There is a commonplace fallacy that all acoustic albums are somehow ‘raw’ and ‘exposed’, when in fact the post-production often leaves the music overcooked. In Wrecked Vessels, we have an EP that can actually champion the terms, even if this is both a blessing and a curse.
Through strained larynx and battered string, Sydes’ woes come to the fore. If life is tearing him a new one, Sydes just about holds it together long enough to lay down four tracks. Four fractured, wounded tracks, culminating in the cathartic “The Jealous South”. It’s just what the doctor ordered…
The strength of Sydes’ voice is particularly striking. It’s actually part of the reason I don’t like the EP more – it’s as if the songs aren’t finished yet. Beneath the powerful vocals and guitar, it feels like there’s a void where a band should be. The songs are good, and the performances slick, but Wrecked Vessels feel like it was written for a full band, and only delivered by one. It offers plenty, but it feels like there could still be more for us to discover. Perhaps this will come with time.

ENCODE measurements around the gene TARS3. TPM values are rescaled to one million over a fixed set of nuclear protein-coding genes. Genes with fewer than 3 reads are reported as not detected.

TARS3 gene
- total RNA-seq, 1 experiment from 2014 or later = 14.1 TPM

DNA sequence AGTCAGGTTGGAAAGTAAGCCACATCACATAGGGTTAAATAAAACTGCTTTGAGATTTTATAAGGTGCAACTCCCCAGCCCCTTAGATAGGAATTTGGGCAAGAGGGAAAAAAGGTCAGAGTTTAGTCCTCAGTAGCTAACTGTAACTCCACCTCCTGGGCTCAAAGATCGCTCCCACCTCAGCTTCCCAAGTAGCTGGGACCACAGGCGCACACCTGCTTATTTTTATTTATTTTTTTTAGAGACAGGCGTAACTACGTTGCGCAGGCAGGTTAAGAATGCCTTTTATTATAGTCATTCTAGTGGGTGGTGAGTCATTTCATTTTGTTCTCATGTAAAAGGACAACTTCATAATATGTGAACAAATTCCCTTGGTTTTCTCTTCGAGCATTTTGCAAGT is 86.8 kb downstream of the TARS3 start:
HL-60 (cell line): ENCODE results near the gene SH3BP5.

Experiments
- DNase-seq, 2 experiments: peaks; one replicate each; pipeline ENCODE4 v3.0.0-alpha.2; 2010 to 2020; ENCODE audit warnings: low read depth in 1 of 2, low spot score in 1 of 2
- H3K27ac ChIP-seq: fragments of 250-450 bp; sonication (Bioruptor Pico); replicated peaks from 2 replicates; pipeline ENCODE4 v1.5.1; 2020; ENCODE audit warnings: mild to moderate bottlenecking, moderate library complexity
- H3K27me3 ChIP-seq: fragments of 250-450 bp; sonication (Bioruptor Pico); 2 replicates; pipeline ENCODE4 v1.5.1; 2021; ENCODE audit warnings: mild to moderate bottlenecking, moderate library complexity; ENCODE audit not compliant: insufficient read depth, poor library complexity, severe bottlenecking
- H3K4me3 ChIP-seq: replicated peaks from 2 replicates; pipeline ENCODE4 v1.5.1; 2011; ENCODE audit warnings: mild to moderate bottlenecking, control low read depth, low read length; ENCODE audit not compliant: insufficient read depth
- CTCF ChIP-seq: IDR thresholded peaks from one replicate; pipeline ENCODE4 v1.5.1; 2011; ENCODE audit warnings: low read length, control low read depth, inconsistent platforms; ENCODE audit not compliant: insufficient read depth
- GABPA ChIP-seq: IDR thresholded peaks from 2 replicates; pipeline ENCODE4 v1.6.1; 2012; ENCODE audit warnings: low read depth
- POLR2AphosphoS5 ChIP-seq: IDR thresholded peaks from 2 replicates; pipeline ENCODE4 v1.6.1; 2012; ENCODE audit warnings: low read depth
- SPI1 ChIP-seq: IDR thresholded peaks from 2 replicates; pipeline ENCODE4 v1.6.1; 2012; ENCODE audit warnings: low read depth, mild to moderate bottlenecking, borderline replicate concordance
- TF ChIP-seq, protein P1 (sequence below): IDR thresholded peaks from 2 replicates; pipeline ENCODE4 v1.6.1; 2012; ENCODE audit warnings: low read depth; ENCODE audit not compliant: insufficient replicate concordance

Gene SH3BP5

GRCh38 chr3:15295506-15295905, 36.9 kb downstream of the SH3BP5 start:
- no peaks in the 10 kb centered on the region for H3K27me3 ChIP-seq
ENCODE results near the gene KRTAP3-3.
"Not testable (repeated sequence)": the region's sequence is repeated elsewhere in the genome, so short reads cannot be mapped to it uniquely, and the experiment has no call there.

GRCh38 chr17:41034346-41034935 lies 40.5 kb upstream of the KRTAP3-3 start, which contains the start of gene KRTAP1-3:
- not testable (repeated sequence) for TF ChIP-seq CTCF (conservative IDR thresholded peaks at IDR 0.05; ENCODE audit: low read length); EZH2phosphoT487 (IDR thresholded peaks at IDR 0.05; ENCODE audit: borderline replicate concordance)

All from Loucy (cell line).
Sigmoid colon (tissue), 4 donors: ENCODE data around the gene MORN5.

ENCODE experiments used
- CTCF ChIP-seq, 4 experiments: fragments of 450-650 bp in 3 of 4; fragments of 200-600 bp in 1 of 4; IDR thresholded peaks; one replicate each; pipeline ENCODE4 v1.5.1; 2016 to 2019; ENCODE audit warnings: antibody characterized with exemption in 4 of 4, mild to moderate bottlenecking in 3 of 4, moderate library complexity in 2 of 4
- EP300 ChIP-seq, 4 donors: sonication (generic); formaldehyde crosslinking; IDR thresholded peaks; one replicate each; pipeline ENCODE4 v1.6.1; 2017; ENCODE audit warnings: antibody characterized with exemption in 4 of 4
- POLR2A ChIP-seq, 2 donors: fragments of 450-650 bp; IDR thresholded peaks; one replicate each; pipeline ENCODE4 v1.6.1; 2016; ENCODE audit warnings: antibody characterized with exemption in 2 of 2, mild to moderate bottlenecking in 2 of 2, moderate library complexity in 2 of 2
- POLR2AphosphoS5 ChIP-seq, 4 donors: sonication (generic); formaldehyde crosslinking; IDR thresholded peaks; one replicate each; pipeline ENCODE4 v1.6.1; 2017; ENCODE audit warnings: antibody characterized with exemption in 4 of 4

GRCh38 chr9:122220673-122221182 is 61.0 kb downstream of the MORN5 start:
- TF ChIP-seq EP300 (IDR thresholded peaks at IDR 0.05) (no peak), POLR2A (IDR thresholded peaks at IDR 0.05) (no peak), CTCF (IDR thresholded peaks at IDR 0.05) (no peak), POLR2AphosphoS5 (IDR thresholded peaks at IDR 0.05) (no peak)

It’s a minor quibble, admittedly. I credit B-Sydes for taking on such a task. Trying to create ‘big’ acoustic tracks can be a bugger, and he’s come pretty close. His tone is his own, executed and captured efficiently. All that B-Sydes needs now is time. Time to control the beast he’s unleashed. Time to unify his songs, so there aren’t any voids to be perceived. As soon as he’s done that, he’ll turn even more heads than he does already.
Wrecked Vessels is raw. It’s exposed, and it’s ambitious. That makes for a good EP in my mind.